"Nippon! Nippon!" the crowd of Japanese national soccer team fans chanted between drum beats Monday night.
They had the rare opportunity to see the Samurai Blue play themselves into World Cup shape in a tune-up match against Costa Rica at Raymond James Stadium.
International friendly matches are scheduled around the world in the run-up to the big tournament in Brazil. Luckily for soccer nuts in the Sunshine State, Florida plays to host six of the 17 games scheduled for U.S. soil, including Japan vs. Zambia on Friday night in Tampa.
Japan's Football Association chose Tampa to host their games to give the players a chance to acclimate to the weather on this side of the globe.
Shuichi Sato, 50, a businessman from Japan, just happened to have business in Tampa this week when he heard about the game.
"It's very exciting," he beamed. "My friends and family are watching it on TV at home."
He marveled at the massiveness of the stadium and struggled to keep his energy up as he waved his country's flag with "Pride of Japan" written in block letters.
The 9 p.m. kickoff put the game squarely in mid-morning for Japanese fans, an eventuality they'll have to condition themselves for as the tournament in Brazil draws near.
More than, 7,100 people attended the match, and more than two-thirds seemed to be waving the Costa Rican flag.
David A. Zeledon, 36, a insurance agent from Tampa, heard about the game months before tickets went on sale and brought his dad, Tampa Parks and Recreation Employee David F. Zeledon, out for the honor of seeing their home country play in their new hometown.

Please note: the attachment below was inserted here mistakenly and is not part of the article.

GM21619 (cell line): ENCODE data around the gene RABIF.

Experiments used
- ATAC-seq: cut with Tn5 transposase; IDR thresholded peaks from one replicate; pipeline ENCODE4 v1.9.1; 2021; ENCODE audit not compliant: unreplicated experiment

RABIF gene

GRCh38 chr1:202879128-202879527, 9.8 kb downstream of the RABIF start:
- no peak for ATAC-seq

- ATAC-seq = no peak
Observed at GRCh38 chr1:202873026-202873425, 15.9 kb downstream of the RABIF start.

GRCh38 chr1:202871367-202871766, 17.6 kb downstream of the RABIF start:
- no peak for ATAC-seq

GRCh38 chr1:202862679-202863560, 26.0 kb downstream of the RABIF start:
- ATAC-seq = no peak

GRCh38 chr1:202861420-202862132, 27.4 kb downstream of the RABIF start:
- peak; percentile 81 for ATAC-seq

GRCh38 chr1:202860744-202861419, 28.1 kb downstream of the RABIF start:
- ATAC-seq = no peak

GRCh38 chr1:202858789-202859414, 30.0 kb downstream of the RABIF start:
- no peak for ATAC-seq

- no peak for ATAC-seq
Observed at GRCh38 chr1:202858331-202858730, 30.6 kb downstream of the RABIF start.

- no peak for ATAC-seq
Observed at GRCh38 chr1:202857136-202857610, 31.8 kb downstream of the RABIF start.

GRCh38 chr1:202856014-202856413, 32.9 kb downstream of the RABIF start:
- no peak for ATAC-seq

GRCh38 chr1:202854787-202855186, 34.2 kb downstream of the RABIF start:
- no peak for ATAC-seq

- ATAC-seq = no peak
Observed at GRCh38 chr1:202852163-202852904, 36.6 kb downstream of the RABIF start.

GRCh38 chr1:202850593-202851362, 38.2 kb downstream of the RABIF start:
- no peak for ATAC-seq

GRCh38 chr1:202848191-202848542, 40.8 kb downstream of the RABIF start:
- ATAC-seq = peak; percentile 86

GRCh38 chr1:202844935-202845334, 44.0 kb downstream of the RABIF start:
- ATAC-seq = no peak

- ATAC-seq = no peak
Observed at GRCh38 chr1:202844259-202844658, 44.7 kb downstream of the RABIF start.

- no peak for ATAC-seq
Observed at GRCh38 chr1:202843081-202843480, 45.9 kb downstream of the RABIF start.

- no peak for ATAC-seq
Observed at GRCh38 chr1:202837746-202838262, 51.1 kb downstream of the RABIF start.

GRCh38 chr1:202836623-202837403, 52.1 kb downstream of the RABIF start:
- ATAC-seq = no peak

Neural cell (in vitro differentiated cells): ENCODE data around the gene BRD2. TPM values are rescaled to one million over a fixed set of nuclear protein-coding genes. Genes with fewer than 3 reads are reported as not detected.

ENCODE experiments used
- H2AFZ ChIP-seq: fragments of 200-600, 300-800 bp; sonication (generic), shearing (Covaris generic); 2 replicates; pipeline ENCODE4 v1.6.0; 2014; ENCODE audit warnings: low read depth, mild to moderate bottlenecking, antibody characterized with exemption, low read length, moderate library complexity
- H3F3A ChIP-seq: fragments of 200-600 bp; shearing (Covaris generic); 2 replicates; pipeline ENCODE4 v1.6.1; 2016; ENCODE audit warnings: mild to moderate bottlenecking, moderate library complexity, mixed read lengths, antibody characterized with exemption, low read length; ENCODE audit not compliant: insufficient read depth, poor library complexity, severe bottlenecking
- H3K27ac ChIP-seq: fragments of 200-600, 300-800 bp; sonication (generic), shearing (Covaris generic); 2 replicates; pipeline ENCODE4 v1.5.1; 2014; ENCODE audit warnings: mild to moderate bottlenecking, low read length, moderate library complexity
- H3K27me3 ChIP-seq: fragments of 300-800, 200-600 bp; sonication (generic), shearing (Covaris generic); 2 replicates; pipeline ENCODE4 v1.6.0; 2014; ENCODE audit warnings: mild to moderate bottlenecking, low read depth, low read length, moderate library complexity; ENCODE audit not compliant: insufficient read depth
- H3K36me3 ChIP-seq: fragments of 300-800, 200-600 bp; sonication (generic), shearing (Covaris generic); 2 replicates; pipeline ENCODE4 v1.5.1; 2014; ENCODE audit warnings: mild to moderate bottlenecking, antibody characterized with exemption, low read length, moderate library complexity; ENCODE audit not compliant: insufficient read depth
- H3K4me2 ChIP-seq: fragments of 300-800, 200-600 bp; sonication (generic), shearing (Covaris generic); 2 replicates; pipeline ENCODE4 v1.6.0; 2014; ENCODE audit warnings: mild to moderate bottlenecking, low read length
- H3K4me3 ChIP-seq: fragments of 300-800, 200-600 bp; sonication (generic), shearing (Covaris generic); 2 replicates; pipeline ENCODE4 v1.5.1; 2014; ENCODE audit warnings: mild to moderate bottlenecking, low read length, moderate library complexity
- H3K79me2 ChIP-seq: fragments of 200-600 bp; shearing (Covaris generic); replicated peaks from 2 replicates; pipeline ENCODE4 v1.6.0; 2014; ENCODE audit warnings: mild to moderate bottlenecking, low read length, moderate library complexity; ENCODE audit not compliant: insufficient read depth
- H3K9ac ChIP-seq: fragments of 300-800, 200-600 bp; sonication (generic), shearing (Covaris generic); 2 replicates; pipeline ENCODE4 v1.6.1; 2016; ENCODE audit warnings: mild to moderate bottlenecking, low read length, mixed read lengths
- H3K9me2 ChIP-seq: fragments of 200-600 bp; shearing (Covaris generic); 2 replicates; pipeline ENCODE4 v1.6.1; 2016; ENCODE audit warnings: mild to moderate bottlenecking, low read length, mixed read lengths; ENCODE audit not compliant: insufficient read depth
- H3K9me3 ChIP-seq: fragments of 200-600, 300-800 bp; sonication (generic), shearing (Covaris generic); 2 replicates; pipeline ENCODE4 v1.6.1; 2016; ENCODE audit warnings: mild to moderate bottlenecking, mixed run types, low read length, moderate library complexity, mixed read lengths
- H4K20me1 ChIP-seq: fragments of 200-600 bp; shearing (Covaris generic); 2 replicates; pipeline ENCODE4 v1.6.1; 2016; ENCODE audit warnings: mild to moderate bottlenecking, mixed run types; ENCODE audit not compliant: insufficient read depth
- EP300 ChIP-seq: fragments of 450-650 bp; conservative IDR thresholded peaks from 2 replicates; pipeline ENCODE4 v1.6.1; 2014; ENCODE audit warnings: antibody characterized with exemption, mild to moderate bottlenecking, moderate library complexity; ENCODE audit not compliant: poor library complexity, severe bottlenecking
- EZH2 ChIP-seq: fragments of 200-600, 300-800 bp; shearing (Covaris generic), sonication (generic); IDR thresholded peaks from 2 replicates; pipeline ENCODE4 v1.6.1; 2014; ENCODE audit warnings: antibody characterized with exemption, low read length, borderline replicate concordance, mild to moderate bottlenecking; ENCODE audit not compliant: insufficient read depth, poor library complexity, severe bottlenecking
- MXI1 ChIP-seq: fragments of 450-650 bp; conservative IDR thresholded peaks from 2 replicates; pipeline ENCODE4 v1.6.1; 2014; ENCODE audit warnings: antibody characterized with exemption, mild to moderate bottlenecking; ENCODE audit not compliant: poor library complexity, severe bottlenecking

"The atmosphere is really friendly. We were sitting near Japanese fans and cheering together," the younger Zeledon said. "It's like we're all one team."
Seating was general admission, so at the half the Zeledons moved to get a seat near Costa Rica's new goal. They spent all night on signs in Spanish and still had smiles on their faces even after their team fell 3-1.
"We're going to be back for the second game against Zambia," Zeledon said. "International soccer is at a different level. The fan culture is different than (Major League Soccer.) They are still learning now."
Forty Hillsborough Community College students came to the game with the school's intramural soccer club, said Daryn Boehner, 27, the club's president.
"We need more soccer in Tampa," Boehner said. The interest is there. Her intramural soccer club grew from 10 members to 180 in the year since its founding.
"There were more people than I expected here," she said. "Being able to see international level soccer in big venues in Tampa, where the teams represent people's actual countries, is great for soccer here."